Starts as a search engine and data filter, it controls the flow of data and classifies it using a ranking system then upsells a method to advertise using a priority system with a variable scale of cost. This is a hugely successful as a business endeavour as it almost creates the whole field of data collection and classification for profit.
Even in the days of the 'do no evil' tagline(d), now abandoned, Google was a commercial venture who existed to make a profit and its focus was aimed more at business than the individual. The tools that were given to us for free seek to fill its massive data warehouses with searchable statistical material that massively empowers their main profit stream.
However there has always been an attempt to grab the consumer, and this is not as most people think an over-reaction to the forces of social media. Google was well aware of the need to control and use the non-commercial space and this has powered its delivery of services for many years. Mail, Docs, Maps, Plus, Drive, Images, Search all of these tools start their main life in the non-commercial world but Google's endgame has always been to integrate an experience. They realised far earlier than some of the other competition that people want to use the same tools at home as they do at work. It is a lesson learned from Microsoft who gave away an Office suite (Microsoft Works) and an Operating System at either no cost or vastly reduced (OEM for the Operating system and Office Suite) cost to both commercial and to non-commercial users to encourage using their operating system. To my mind this is why Android was offered at almost no cost to the end consumer and pushed so strongly to the hardware manufacturers who would prove to cause the majority of the obstacles and issues.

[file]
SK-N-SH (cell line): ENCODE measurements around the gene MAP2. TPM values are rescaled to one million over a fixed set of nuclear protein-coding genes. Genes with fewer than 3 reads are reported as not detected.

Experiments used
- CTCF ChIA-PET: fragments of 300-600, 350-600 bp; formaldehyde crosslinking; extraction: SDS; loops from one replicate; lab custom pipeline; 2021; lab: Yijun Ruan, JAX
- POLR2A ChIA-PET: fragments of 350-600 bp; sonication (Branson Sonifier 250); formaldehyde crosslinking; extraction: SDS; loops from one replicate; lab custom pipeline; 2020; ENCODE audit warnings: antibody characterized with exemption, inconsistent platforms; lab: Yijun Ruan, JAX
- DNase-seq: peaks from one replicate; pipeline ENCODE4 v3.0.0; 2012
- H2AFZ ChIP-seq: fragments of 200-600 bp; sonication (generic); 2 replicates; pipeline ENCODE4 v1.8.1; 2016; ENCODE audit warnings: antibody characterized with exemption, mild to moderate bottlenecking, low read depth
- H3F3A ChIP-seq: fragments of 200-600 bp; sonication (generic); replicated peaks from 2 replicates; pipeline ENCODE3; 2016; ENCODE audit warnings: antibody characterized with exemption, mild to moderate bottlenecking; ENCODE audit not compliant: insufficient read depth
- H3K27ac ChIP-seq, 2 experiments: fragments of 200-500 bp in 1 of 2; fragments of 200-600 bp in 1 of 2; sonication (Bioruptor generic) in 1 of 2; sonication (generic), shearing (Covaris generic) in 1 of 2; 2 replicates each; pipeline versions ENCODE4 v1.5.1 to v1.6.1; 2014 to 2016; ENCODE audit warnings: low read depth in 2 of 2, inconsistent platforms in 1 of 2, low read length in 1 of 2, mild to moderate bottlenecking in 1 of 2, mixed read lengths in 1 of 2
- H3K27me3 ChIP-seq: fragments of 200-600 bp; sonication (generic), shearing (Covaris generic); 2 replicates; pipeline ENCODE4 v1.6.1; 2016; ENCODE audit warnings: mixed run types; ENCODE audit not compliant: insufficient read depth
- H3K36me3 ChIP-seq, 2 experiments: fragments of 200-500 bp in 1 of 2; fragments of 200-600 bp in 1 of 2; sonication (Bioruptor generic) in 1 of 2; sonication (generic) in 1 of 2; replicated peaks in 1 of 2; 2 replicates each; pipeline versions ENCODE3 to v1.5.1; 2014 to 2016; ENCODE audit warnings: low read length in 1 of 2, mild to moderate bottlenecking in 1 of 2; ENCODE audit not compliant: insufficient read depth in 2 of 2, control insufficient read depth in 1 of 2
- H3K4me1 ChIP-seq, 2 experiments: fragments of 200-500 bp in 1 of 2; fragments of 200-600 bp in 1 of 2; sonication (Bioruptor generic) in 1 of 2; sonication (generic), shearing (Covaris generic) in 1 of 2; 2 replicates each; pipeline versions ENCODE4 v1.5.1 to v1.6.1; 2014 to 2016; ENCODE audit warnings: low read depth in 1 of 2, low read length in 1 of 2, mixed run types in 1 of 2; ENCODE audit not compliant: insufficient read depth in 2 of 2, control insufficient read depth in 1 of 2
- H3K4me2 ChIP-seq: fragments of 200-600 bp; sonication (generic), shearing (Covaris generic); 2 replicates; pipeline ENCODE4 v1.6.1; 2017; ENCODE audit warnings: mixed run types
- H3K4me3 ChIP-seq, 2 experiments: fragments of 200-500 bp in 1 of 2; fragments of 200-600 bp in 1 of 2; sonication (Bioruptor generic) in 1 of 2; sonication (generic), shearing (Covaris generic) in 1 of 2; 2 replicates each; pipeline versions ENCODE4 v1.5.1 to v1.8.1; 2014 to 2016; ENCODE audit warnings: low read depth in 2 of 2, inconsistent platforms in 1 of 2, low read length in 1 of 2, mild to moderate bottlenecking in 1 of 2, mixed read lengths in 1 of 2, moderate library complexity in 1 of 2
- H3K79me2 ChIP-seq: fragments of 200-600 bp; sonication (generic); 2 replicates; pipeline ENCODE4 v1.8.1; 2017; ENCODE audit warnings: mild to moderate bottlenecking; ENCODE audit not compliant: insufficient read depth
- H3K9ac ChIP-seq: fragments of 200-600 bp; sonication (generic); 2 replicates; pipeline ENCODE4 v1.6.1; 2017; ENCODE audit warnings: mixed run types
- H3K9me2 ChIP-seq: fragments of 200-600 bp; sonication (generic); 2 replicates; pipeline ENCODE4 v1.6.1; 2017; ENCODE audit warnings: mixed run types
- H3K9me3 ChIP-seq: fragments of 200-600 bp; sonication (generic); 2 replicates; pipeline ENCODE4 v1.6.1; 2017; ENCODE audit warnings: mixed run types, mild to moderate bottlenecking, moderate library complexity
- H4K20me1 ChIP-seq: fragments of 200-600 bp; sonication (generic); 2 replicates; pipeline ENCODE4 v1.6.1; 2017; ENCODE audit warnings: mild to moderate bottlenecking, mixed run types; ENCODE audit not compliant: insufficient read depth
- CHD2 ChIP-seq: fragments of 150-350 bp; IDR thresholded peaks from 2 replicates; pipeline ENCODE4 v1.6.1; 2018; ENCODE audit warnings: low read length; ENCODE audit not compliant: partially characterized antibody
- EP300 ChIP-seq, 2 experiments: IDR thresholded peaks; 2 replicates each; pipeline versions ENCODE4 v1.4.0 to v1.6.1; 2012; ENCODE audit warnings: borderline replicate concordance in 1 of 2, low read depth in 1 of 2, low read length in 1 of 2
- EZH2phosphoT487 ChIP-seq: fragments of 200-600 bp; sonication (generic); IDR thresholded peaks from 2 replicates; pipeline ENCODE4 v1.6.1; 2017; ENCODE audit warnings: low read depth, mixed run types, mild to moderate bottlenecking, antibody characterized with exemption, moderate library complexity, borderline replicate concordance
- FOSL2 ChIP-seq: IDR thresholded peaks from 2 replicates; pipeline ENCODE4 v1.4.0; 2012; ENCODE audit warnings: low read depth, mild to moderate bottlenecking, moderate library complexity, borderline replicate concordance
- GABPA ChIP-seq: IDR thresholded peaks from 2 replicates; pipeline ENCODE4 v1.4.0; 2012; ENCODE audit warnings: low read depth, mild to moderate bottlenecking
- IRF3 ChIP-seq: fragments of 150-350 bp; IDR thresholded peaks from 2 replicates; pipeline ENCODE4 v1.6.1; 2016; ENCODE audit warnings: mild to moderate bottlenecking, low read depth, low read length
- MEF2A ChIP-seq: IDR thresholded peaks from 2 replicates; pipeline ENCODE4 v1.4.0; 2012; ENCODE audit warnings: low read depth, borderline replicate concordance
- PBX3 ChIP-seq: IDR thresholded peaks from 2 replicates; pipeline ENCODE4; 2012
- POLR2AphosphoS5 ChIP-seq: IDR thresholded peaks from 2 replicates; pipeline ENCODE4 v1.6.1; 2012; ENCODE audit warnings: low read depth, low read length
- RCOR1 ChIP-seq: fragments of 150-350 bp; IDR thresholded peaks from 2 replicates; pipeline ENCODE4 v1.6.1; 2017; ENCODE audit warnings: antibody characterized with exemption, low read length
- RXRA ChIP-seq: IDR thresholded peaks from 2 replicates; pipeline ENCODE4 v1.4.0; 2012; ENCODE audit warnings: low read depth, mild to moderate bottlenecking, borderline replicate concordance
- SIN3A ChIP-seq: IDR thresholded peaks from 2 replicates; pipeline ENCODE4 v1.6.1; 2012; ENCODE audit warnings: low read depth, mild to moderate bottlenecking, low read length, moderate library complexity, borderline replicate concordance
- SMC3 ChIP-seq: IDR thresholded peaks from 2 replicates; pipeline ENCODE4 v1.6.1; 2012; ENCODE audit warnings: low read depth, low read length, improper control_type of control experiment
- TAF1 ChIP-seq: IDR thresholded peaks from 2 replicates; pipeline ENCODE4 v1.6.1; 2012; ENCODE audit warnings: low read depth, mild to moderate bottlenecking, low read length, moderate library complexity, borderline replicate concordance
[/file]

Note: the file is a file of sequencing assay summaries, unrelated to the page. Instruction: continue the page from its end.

In our World War Twitter is an island chain not connected to any continent. Self-governed and remote, owing no allegiance to any of the other competitors. It is a fast moving place with the chance for rapid evolution however all it has are bodies to throw over the wall, there are few other tools to submit to this current fight. How it changes that will be interesting to watch.
Apple and Microsoft (throw in Sony and Samsung etc.)
These are the big names in the hardware world who also act large in software. Microsoft has always encouraged an open hardware environment whereas Apple have always seemed to be a hardware dongle for the software.